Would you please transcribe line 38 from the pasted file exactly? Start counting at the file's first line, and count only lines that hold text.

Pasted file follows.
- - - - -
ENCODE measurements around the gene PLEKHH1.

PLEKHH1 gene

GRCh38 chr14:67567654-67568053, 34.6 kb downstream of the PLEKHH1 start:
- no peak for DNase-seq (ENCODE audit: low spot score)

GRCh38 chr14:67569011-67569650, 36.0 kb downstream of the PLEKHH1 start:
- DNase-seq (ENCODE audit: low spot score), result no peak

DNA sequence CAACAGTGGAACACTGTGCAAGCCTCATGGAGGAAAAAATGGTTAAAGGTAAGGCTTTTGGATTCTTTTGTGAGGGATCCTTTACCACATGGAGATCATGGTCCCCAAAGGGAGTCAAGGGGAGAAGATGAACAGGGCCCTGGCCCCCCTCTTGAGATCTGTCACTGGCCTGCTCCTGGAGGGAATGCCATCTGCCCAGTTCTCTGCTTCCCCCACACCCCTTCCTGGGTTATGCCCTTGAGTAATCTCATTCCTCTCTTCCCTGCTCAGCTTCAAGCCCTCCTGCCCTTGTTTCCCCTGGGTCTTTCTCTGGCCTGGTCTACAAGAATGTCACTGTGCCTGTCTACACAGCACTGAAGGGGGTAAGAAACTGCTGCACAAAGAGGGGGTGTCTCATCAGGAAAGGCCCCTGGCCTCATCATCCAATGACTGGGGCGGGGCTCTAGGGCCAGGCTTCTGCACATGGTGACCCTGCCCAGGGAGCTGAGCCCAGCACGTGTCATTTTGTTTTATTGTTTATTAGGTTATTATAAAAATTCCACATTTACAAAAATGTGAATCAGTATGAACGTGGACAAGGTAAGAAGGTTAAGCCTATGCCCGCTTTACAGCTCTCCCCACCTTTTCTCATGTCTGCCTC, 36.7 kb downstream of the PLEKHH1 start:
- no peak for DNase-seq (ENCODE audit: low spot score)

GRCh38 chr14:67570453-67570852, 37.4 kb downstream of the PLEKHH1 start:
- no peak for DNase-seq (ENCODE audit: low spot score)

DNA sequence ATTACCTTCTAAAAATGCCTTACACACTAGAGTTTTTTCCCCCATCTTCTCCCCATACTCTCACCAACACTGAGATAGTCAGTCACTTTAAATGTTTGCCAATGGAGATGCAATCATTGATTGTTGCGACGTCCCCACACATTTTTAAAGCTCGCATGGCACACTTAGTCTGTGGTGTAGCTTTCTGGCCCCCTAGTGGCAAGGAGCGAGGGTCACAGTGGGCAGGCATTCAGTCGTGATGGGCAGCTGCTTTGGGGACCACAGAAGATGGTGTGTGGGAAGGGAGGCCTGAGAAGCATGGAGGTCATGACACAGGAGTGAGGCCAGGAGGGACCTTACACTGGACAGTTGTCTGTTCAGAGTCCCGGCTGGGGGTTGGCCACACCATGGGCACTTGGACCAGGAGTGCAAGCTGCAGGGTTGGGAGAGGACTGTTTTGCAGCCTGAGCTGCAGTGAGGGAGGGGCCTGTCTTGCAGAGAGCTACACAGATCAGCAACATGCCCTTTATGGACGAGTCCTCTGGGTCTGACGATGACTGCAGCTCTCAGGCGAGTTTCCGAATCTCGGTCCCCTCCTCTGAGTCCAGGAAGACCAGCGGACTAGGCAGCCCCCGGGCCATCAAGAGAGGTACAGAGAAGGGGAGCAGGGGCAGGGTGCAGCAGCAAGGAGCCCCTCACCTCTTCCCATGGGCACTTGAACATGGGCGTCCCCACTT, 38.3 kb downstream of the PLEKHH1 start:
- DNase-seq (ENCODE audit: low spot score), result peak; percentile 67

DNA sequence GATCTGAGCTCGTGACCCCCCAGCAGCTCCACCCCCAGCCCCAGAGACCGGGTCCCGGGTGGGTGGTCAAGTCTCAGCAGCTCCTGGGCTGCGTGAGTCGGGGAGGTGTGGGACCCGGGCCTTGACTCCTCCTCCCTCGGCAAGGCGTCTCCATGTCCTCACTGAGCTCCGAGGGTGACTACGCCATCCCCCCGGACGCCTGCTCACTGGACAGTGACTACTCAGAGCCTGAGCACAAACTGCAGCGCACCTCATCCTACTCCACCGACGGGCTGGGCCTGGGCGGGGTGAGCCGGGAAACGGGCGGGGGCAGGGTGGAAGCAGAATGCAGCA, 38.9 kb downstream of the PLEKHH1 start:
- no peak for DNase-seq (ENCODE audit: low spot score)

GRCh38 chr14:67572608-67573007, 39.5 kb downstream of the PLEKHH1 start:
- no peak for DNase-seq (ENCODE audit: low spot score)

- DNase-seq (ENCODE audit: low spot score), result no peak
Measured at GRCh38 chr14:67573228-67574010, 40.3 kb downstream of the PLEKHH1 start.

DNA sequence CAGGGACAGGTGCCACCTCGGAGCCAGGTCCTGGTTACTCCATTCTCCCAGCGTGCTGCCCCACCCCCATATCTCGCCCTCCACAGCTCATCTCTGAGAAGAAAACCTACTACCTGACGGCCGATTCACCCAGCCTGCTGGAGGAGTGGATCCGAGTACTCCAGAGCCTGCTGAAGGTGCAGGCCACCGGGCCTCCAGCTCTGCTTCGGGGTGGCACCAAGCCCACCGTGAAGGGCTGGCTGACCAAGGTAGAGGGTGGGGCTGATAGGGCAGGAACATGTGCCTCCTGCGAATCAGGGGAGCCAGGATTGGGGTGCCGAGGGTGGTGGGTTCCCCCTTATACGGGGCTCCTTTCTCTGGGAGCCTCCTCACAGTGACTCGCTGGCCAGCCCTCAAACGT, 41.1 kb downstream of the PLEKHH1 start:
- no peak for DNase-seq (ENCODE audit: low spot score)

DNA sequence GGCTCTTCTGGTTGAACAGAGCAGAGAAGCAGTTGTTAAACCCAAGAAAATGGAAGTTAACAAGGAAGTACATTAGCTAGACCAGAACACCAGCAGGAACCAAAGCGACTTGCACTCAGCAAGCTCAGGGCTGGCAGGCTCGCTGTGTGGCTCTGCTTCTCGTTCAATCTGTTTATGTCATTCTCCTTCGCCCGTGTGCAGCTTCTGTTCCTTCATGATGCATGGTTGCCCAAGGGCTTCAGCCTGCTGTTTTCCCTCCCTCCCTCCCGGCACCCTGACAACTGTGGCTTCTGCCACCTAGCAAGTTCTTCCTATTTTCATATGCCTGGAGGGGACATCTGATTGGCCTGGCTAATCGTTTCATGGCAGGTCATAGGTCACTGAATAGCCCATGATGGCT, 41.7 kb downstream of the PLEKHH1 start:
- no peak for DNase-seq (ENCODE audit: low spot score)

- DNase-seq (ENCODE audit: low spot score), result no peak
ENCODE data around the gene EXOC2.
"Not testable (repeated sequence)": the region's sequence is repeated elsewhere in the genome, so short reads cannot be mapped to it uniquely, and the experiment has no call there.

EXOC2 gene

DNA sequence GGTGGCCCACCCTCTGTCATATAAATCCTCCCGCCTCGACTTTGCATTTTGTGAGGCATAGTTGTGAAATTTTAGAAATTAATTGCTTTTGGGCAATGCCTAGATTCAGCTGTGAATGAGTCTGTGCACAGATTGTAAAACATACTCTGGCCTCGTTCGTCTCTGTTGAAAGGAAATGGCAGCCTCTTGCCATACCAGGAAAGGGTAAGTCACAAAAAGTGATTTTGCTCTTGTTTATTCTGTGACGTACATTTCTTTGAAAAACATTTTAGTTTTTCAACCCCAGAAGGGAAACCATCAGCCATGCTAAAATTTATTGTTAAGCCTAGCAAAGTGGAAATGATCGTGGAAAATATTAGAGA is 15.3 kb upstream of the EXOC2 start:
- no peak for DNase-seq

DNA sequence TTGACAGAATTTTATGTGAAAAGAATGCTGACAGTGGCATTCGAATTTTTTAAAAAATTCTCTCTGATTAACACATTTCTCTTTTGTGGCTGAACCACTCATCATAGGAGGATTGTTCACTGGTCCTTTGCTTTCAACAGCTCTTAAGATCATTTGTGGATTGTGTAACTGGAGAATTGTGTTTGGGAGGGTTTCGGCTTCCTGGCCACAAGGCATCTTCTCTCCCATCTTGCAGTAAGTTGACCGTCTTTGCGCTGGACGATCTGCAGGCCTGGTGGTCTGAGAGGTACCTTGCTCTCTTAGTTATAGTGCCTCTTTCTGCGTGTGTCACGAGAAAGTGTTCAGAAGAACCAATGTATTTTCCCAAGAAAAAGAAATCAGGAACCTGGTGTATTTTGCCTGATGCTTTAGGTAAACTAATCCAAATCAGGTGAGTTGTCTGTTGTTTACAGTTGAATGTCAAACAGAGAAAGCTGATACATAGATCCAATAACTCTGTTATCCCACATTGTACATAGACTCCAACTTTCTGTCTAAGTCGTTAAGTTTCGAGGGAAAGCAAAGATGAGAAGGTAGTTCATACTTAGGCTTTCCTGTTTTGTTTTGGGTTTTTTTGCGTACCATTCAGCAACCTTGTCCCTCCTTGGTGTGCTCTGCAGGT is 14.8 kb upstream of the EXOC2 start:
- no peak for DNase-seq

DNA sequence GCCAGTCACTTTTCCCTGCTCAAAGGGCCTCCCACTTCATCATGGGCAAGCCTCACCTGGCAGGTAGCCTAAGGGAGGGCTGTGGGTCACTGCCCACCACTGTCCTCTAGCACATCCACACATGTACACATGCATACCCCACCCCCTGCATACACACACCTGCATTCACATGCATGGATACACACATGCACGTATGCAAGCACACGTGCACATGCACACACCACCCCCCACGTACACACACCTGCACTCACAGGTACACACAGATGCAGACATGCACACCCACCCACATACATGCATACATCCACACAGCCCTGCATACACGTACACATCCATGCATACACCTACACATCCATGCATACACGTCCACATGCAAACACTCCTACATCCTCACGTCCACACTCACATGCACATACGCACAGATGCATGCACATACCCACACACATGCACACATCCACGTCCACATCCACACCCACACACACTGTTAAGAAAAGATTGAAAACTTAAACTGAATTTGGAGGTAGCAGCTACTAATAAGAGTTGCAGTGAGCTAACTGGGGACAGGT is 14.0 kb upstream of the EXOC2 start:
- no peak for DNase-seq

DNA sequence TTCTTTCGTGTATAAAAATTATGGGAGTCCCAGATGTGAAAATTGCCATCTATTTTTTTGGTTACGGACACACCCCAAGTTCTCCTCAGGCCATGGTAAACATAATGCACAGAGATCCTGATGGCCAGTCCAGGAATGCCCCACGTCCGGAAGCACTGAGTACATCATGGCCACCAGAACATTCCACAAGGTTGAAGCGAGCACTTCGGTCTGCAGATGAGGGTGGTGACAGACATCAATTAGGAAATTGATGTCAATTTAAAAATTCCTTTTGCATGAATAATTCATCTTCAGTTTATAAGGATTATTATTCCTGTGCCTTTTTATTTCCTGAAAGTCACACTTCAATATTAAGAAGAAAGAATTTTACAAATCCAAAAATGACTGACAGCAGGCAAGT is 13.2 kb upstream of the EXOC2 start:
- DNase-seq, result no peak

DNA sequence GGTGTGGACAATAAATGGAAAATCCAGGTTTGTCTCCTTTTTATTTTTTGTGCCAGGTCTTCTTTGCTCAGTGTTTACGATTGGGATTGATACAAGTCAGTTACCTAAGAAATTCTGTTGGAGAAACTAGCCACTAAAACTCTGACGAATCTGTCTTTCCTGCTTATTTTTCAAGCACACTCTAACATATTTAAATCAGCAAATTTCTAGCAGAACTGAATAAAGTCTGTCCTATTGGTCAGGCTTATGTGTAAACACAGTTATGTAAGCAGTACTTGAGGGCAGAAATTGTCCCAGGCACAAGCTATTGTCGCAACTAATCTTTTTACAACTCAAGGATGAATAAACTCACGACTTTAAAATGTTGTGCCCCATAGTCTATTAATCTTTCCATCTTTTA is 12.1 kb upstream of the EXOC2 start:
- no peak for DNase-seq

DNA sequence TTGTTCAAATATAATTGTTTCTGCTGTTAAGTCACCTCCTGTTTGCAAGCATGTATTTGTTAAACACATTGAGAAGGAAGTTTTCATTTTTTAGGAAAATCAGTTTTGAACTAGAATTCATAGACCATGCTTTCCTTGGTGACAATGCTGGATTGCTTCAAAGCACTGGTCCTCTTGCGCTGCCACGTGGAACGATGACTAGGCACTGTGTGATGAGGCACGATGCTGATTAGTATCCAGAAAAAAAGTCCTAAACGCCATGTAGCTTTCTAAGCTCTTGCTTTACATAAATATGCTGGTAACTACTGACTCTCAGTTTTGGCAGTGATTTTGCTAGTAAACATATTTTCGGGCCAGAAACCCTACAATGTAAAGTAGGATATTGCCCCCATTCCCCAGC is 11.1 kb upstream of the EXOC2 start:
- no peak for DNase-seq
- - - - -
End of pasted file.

- no peak for DNase-seq